Because of this conflicting sensory information, the area postrema will interpret it as the direct result of a neurotoxin. The brain will send an impulse to the chemoreceptor trigger zone which will then send a series of signals to the vomiting center located in the medulla oblongata.
Cerenia for dogs works by preventing the transmission of signals to the vomiting center. It does this by competitively antagonizing substance P, a neurotransmitter that is important in the triggering of the vomiting center. Normally, substance P binds to neurokinin 1 receptors found in both the chemoreceptor trigger zone and the vagus nerve emanating from the gut. Because Maropitant is structurally similar to substance P, it takes the place of this neurotransmitter in the NK1 receptor. This effectively prevents the transmission of emetogenic signals to the vomiting center.
Potential Side Effects
Maropitant has been shown to be a lot safer than other kinds of antiemetics primarily because it is highly specific to its target. Additionally, it doesn’t bind to other central nervous system receptors, thus limiting its effects to only those related to NK-1 receptor antagonism. However, this doesn’t automatically mean that it will not produce side effects in susceptible dogs. The following are some of the most common side effects associated with Cerenia for dogs.
- Increased salivation and drooling
- Loss of appetite
- Loose and watery bowel movement
- Pain at the injection site (in cases of injectable Cerenia)
- Lethargy or weakness
In addition to these side effects, it has also been shown that Cerenia for dogs can cause severe life-threatening hypersensitivity reactions known as anaphylaxis in 1 out of 10,000 dogs. It is imperative that you watch out for possible signs of severe allergic reactions such as difficulty breathing or labored breathing brought about by swelling of the airways. The tongue, lips, or the dog’s face may also be swollen. Skin changes such as rashes and hives may also be present. If you notice any of these manifestations, don’t hesitate to call your vet at once or better yet to bring your pet to the nearest vet facility with emergency services.
Things You Should Know about Cerenia
Cerenia for dogs is duly approved by the FDA in the management of vomiting of various causes, but most especially motion sickness in dogs. It should be given on an empty stomach at least an hour before administration, although you need to administer it with a small amount of food. If it is for the management of acute vomiting of various origin, Cerenia can be given for up to 5 consecutive days with a once-daily dosing. If it is for the prevention of vomiting related to motion sickness, the medicine should be administered 2 hours before traveling. This can be given for 2 consecutive days. If you need additional Cerenia, you need to rest your dog for about 3 days before giving it again for 2 consecutive days. Cerenia for dogs is only available with your vet’s prescription.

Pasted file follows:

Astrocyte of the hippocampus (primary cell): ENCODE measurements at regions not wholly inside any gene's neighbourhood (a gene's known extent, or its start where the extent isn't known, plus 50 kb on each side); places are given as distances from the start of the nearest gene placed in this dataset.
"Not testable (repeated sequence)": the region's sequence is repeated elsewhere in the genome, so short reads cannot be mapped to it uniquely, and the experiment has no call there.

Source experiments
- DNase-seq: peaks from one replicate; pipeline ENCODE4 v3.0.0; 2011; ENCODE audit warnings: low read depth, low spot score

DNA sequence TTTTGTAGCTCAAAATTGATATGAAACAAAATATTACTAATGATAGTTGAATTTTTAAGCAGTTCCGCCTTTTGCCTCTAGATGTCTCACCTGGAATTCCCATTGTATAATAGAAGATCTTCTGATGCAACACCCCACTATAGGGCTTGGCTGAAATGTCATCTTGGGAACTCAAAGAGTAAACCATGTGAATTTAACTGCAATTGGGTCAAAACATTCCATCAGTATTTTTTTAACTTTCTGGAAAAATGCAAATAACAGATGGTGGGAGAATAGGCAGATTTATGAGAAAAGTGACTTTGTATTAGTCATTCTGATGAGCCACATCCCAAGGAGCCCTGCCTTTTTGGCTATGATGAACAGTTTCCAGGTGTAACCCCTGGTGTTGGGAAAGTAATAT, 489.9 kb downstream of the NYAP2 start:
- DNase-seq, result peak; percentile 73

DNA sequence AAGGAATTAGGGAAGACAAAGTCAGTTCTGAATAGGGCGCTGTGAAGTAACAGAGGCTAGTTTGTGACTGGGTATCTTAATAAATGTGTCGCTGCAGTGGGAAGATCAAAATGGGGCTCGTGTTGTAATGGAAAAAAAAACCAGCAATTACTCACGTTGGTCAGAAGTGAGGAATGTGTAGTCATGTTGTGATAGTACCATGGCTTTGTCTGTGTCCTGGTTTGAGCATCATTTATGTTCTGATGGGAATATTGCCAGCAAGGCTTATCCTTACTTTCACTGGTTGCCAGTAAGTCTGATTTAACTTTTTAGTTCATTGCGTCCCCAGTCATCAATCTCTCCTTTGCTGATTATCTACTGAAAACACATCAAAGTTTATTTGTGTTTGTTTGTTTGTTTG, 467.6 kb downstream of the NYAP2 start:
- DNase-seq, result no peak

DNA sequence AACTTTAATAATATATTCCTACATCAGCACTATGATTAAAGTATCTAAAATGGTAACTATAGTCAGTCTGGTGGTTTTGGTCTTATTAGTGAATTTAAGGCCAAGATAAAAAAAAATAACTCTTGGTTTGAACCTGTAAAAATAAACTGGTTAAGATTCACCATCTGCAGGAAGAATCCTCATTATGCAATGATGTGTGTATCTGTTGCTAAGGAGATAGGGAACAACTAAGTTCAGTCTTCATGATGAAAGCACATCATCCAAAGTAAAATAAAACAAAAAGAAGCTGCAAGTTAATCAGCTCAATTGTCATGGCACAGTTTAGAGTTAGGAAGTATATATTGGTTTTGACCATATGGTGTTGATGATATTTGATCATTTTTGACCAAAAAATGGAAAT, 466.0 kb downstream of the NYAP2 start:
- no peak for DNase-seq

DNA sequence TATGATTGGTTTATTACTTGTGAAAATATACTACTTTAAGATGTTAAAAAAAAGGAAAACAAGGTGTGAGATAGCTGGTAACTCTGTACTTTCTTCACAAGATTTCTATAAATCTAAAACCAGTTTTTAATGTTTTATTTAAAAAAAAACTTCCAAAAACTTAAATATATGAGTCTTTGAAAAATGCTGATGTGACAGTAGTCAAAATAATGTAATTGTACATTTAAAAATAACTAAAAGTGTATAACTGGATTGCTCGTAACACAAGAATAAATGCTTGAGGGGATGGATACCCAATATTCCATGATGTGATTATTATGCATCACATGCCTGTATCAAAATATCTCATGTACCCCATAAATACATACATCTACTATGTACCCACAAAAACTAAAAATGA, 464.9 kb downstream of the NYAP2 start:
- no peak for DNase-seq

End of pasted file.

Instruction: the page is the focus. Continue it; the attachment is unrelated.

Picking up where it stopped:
What You Should Tell Your Vet before He Prescribes Cerenia
Cerenia for dogs may be effective in the management of vomiting of various causes. However, there may be some issues upon which its use is contraindicated. It is important to inform your veterinarian if your dog has been diagnosed with liver dysfunction, cardiovascular problems, kidney disease, or even seizure disorders or epilepsy.
Dogs that have suspected obstruction of the gastrointestinal tract, as well as those that are currently receiving NSAIDs, behavior-modifying drugs, calcium channel blockers and anticonvulsants, should also be evaluated further as these may have an impact in the pharmacokinetics of Cerenia.
The drug has also never been extensively studied in dogs that are exclusively used for breeding purposes, dogs that are currently lactating or nursing, and dogs that are presently pregnant. As such, caution should always be exercised when giving Cerenia to these dogs. Hounds that have been known to have ingested toxic substances may have to be given other forms of antiemetics.